‘Suicide’ of crickets harbouring hairworms: a proteomics investigation
Article first published online: 2 AUG 2006
Insect Molecular Biology
Volume 15, Issue 6, pages 731–742, December 2006
How to Cite
Biron, D. G., Ponton, F., Marché, L., Galeotti, N., Renault, L., Demey-Thomas, E., Poncet, J., Brown, S. P., Jouin, P. and Thomas, F. (2006), ‘Suicide’ of crickets harbouring hairworms: a proteomics investigation. Insect Molecular Biology, 15: 731–742. doi: 10.1111/j.1365-2583.2006.00671.x
- Issue published online: 2 AUG 2006
- Article first published online: 2 AUG 2006
- Received 13 March 2006; accepted after revision 11 May 2006.
- extended phenotype;
- parasite–host systems;
- parasite manipulation;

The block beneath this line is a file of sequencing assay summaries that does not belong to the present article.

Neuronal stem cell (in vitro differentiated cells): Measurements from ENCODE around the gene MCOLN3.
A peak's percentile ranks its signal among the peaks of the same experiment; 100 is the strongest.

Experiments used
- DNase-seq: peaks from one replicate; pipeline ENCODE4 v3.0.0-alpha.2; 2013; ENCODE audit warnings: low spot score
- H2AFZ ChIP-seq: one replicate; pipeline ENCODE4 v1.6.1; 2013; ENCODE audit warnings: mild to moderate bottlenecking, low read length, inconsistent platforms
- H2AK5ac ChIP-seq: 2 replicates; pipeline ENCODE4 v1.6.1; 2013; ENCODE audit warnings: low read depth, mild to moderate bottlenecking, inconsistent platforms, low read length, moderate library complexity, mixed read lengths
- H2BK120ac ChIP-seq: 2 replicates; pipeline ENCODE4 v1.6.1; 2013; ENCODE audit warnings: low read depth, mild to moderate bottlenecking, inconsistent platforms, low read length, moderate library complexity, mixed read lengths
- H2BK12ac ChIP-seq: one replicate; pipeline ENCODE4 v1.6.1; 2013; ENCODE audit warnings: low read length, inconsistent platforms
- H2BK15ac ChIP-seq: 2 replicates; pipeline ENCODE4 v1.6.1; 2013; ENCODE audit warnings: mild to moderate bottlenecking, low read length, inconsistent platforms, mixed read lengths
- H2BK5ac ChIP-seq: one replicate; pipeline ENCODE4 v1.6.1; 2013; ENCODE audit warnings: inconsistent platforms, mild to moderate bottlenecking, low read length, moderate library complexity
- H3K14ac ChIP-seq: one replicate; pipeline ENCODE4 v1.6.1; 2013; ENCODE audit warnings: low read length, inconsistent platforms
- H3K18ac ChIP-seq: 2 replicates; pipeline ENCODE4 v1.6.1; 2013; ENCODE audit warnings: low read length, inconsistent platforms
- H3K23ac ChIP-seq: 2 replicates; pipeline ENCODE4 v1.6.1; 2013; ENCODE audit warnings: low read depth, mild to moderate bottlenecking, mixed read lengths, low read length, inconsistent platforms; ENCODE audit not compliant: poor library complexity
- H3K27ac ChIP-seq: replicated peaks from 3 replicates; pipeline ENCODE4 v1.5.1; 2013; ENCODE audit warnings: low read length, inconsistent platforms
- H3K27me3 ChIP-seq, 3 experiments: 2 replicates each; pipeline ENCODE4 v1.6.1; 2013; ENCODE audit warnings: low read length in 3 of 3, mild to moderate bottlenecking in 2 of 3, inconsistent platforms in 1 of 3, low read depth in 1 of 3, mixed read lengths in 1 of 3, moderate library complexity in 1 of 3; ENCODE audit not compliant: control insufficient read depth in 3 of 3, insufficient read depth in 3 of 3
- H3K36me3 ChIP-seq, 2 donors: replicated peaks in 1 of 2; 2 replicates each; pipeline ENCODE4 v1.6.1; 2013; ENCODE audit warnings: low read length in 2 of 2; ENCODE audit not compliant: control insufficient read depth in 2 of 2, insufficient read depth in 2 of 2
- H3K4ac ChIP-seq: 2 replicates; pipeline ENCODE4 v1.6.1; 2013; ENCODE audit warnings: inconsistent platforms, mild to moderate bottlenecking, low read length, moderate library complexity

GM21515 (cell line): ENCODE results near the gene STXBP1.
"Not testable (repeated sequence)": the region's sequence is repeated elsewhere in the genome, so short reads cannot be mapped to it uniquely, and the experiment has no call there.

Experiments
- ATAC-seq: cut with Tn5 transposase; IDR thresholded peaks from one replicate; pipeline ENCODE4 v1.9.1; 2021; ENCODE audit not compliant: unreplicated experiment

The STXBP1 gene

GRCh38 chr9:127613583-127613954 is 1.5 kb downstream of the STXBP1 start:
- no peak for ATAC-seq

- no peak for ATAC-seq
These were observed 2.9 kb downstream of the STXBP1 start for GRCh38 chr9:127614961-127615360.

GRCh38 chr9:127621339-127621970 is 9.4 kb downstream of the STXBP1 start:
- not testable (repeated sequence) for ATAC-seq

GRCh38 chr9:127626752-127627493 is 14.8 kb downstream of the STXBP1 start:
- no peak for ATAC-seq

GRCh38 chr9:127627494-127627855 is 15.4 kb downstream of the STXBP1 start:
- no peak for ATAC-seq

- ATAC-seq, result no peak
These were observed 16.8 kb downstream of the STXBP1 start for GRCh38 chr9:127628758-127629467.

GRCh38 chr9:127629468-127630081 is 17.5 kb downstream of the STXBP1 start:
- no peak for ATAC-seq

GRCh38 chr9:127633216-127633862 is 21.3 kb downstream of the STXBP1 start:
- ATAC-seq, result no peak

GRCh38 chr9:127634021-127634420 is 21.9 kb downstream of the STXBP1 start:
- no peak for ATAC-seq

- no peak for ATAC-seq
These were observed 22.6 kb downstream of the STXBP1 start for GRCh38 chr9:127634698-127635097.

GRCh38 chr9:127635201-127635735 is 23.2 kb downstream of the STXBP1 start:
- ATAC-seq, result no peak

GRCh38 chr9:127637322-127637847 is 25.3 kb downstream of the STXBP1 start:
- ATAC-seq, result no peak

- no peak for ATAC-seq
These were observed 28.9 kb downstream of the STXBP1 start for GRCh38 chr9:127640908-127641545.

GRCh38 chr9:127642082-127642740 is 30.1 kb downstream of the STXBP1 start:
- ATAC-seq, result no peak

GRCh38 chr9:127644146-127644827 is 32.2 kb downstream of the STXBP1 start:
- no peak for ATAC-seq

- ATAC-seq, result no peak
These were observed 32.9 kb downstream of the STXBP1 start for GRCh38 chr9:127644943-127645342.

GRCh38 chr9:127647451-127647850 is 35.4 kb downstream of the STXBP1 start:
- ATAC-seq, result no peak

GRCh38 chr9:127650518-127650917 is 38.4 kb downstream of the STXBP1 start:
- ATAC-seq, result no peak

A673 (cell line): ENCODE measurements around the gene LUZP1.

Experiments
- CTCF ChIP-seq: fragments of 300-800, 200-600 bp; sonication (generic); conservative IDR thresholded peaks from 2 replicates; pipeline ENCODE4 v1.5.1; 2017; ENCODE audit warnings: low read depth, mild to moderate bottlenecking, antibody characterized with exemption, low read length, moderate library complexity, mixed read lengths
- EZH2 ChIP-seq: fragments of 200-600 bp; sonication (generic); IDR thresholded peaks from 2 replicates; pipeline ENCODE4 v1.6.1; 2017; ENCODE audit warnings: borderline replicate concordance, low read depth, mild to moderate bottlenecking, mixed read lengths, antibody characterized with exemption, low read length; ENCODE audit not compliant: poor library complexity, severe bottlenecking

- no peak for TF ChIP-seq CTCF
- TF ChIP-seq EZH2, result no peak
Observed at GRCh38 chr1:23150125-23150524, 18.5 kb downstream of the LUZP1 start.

Despite increasing evidence of host phenotypic manipulation by parasites, the underlying mechanisms causing infected hosts to act in ways that benefit the parasite remain enigmatic in most cases. Here, we used proteomics tools to identify the biochemical alterations that occur in the head of the cricket Nemobius sylvestris when it is driven to water by the hairworm Paragordius tricuspidatus. We characterized host and parasite proteomes during the expression of the water-seeking behaviour. We found that the parasite produces molecules from the Wnt family that may act directly on the development of the central nervous system (CNS). In the head of manipulated cricket, we found differential expression of proteins specifically linked to neurogenesis, circadian rhythm and neurotransmitter activities. We also detected proteins for which the function(s) are still unknown. This proteomics study on the biochemical pathways altered by hairworms has also allowed us to tackle questions of physiological and molecular convergence in the mechanism(s) causing the alteration of orthoptera behaviour. The two hairworm species produce effective molecules acting directly on the CNS of their orthoptera hosts.